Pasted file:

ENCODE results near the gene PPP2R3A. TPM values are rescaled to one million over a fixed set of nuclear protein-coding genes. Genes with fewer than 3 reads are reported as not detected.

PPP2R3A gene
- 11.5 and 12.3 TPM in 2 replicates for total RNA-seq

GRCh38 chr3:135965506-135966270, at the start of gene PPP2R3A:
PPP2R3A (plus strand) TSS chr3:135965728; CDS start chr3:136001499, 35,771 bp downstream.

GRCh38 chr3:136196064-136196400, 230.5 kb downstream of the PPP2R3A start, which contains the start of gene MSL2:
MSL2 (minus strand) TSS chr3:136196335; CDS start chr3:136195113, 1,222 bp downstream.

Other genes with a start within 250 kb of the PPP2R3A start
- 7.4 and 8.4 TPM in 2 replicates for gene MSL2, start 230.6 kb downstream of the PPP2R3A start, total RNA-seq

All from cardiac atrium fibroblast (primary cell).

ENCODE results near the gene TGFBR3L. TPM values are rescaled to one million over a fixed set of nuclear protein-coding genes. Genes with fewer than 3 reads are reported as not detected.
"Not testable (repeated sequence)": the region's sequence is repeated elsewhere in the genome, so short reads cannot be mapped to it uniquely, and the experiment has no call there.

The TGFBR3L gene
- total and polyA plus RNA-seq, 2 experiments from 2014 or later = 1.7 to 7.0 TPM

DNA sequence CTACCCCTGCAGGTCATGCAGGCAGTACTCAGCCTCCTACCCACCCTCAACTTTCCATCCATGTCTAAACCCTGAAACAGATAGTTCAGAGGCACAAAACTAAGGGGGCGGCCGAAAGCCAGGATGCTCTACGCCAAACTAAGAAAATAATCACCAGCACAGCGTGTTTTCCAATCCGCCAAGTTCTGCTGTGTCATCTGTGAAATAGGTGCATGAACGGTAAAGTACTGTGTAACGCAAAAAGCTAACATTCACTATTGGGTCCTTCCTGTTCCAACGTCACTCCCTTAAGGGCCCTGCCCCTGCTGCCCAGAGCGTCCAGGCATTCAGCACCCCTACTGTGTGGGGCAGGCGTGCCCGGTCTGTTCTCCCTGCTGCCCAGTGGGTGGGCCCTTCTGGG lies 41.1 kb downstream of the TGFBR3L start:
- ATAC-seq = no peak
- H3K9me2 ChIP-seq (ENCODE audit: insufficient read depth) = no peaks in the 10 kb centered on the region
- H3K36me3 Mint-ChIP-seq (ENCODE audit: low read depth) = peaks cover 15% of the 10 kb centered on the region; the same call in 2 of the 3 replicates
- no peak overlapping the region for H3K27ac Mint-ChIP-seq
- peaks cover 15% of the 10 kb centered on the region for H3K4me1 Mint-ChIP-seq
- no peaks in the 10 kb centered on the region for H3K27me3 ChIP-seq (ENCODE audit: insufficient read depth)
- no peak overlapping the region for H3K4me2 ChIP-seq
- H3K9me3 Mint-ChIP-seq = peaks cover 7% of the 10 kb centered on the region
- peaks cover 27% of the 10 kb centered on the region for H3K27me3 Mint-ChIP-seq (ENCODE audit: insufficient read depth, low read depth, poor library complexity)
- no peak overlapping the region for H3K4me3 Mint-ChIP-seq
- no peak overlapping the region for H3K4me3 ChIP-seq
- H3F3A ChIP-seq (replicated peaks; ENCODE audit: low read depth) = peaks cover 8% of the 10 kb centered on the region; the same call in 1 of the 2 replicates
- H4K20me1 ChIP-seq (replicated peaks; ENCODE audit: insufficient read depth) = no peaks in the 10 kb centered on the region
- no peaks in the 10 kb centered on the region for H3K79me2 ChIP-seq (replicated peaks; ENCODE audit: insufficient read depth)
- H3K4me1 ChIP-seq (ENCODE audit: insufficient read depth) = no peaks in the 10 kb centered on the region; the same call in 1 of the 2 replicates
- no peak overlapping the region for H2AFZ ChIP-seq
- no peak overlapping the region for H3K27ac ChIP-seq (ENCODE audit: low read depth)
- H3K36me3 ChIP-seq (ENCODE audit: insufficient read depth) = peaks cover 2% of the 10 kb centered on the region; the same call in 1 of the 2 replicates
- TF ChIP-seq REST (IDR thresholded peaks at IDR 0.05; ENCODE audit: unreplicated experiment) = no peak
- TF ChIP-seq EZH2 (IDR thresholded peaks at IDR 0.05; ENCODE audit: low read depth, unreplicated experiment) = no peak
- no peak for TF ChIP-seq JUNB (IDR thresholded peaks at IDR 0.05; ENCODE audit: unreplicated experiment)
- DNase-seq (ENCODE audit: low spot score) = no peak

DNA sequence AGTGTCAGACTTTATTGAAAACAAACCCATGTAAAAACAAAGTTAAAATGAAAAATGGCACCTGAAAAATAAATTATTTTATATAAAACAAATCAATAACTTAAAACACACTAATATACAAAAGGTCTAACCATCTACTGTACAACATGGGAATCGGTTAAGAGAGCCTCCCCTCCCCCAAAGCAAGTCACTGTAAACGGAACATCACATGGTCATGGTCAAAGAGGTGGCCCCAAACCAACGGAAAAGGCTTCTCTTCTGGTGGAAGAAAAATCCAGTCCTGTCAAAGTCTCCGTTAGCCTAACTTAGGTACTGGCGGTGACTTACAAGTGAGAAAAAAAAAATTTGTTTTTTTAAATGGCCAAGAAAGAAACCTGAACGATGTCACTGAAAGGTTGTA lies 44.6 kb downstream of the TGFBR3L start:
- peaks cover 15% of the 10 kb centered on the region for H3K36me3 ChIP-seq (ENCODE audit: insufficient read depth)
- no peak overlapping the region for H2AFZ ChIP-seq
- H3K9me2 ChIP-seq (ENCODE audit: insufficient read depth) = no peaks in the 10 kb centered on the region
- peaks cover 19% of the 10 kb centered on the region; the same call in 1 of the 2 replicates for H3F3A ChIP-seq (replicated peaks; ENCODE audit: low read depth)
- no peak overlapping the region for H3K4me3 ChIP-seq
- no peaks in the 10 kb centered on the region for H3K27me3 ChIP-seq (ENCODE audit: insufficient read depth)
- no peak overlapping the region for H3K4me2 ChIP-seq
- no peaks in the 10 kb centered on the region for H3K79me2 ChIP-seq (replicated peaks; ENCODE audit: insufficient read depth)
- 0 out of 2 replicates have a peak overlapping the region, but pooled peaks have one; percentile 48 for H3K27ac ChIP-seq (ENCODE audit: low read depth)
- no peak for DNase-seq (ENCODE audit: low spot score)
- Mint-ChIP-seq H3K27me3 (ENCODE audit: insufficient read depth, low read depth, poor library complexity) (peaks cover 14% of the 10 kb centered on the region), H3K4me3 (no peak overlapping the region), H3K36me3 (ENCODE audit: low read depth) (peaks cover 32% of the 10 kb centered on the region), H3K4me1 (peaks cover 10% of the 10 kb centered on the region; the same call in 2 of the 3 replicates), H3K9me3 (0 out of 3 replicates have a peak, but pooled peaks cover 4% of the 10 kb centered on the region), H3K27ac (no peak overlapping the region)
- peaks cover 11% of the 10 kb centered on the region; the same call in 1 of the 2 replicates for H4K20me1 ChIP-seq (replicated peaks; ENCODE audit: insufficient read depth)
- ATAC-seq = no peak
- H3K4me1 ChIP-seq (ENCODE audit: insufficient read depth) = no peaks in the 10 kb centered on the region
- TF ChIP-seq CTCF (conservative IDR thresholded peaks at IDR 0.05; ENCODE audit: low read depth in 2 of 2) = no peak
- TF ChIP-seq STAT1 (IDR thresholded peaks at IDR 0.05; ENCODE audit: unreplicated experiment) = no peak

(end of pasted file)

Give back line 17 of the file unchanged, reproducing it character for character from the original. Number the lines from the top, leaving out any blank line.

- H3K9me2 ChIP-seq (ENCODE audit: insufficient read depth) = no peaks in the 10 kb centered on the region